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Outline and Evaluate Research into the Effects of Daycare on Children's Social Behaviour

Autor:   •  April 29, 2013  •  Essay  •  658 Words (3 Pages)  •  3,508 Views

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Daycare is regular, temporary separation outside the home environment without the presence of a family member; in nurseries, playgroups, crèches, under supervision of childminders etc. Peer relationships are thought to play an important role in children’s development; when a child is left separated from its primary caregiver for the first time, typically when they begin school, around the age of 3/4 , they are often very unsociable and timid, a sign of fear and un-ease due to being in unfamiliar territory and with different people who they are unassociated with.

Shea (1981) conducted a field study of children in their first 10 weeks at school and observed how they changed over this period. From his research, he found that children began to become more sociable; standing closer together in groups; further from teachers and began more ‘rough-and-tumble’ play as they feel more confident, this is typical behaviour of a natural instinct in humans to be a dominant figure in a group. This data was quantifiable, as the behavioural traits could be numerically recorded; distance from teachers and the frequency of interaction with others. From this research, Shea found that daycare helps social development and peer relations, as it promotes children to engage with other people but is a disadvantage as it can often involve violence to be noticed, which can lead to other problems in latter life.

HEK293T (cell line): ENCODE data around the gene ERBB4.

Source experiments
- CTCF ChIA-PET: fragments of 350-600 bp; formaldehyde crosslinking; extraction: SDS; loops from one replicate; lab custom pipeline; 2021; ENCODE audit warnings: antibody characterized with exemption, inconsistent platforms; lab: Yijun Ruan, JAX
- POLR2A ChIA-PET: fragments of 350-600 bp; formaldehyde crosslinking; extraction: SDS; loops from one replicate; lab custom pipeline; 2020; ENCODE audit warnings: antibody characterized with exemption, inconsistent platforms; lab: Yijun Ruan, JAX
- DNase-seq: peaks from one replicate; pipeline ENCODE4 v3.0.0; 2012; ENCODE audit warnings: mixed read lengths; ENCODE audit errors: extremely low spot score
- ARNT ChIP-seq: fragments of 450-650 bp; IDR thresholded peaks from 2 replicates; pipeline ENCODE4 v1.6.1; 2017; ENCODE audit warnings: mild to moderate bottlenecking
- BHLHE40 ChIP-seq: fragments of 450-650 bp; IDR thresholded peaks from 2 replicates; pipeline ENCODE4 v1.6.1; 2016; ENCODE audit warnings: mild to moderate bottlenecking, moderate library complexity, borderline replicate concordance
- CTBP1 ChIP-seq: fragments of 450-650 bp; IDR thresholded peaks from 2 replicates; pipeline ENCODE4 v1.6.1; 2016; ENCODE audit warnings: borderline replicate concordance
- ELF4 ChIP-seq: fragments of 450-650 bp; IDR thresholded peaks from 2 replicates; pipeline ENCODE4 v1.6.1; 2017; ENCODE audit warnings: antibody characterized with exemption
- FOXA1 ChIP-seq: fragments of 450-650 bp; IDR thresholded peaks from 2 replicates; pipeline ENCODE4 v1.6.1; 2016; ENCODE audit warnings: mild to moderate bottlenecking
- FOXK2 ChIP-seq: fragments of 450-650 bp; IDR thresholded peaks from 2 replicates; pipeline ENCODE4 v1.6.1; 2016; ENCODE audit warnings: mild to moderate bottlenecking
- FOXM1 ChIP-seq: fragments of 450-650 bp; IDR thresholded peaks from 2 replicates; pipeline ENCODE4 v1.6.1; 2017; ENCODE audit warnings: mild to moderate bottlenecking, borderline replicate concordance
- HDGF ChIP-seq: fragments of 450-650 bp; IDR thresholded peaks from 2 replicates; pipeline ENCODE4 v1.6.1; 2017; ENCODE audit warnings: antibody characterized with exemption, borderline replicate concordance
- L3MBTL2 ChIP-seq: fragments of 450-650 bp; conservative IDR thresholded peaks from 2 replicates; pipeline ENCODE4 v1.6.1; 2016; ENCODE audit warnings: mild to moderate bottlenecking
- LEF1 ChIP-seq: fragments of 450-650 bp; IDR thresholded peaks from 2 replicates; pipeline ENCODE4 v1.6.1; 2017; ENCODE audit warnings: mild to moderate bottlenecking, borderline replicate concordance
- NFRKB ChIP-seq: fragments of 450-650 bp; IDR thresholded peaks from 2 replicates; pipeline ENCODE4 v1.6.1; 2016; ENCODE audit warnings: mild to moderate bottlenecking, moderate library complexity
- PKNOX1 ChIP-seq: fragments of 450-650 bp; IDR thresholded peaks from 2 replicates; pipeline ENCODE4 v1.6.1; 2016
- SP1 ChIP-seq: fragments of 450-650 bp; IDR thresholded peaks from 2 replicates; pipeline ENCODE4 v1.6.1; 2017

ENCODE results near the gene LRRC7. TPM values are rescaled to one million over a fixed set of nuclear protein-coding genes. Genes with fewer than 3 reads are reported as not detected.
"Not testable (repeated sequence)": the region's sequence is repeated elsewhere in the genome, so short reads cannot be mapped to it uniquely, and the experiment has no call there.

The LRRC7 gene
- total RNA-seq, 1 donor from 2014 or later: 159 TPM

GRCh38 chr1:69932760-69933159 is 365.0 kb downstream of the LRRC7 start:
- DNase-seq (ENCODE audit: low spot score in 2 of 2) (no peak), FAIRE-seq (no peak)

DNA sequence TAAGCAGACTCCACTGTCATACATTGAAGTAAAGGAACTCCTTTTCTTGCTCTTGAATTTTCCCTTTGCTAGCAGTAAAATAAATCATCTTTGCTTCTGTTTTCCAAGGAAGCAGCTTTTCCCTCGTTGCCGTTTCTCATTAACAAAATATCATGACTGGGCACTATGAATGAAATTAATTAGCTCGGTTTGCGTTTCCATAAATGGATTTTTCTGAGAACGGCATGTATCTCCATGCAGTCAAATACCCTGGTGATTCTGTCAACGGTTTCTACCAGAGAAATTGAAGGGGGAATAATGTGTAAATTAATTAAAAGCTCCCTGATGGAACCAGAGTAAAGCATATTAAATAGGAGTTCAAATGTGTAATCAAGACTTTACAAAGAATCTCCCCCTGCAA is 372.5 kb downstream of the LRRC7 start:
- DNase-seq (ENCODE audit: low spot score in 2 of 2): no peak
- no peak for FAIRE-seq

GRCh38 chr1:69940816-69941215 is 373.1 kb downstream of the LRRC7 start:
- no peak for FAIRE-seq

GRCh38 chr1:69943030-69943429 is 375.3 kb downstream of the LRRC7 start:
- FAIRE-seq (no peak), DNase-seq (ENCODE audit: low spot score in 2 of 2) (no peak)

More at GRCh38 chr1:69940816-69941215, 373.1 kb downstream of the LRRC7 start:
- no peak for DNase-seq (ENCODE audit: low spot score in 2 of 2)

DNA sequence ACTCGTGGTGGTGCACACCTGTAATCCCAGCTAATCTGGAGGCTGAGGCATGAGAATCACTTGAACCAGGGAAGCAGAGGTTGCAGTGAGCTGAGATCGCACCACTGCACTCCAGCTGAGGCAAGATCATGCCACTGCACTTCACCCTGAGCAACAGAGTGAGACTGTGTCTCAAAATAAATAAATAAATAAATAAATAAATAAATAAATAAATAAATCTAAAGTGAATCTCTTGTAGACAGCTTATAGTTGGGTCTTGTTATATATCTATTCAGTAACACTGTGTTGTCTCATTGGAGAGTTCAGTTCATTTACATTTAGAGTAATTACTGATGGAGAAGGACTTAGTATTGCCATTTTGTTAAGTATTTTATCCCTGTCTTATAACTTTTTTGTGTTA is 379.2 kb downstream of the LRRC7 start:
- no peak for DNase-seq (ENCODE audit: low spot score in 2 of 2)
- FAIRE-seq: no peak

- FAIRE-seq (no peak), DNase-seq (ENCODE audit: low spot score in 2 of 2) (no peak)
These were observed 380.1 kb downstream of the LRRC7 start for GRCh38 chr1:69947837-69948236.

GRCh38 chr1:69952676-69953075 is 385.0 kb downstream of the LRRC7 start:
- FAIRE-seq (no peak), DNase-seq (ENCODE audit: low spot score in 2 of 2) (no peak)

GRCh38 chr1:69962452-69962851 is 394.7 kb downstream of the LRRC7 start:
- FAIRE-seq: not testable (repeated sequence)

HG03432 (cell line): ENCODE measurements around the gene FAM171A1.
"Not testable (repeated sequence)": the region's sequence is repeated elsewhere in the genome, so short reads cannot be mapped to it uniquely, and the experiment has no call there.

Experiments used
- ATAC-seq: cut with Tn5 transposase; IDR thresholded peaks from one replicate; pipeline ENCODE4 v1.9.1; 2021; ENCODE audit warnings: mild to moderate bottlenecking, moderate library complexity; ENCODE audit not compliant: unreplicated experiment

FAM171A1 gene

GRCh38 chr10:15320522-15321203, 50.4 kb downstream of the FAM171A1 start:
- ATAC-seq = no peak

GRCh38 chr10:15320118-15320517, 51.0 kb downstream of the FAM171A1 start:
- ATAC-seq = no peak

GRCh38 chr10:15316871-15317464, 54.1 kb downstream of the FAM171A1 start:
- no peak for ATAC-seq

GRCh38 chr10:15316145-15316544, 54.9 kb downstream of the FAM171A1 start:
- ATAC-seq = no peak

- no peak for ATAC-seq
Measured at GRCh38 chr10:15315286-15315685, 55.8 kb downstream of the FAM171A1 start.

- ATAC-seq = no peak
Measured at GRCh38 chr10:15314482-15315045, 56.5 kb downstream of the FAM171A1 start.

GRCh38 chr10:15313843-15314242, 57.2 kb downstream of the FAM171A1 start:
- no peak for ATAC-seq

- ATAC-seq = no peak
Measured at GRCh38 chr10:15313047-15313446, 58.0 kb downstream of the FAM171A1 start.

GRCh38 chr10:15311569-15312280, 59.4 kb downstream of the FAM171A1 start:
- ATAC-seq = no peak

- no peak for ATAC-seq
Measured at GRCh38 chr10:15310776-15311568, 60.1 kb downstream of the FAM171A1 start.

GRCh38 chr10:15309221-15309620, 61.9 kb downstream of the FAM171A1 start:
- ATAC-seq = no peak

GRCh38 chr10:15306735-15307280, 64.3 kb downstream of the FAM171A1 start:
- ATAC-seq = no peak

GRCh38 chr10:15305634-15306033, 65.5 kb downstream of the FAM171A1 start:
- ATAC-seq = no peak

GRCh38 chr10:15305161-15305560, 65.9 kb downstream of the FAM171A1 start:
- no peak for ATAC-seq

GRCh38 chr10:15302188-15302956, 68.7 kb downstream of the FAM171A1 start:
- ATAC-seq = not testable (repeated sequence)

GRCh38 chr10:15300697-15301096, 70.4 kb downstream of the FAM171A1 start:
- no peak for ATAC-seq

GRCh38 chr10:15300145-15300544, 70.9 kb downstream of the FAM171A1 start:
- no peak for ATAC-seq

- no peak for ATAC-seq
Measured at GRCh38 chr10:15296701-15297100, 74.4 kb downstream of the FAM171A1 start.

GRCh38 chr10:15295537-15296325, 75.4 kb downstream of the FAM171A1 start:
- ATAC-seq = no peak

This research is supported by studies such as Anderson (1989-1992) and the EPPE Project. Anderson conducted a study where social and cognitive progress of children in Swedish day care was analysed. The results of the test concluded that day care helps social development and improves peer relations. This research mustn’t be considered 100% conclusive however as Swedish daycare is of a particularly good standard compared with other parts of the world so results cannot be generalised. However, the EPPE project was a very large study of 3000 children in the UK and similar results were observed to those in Sweden, so a cross-culture clash may be the answer for discrepancies in research and


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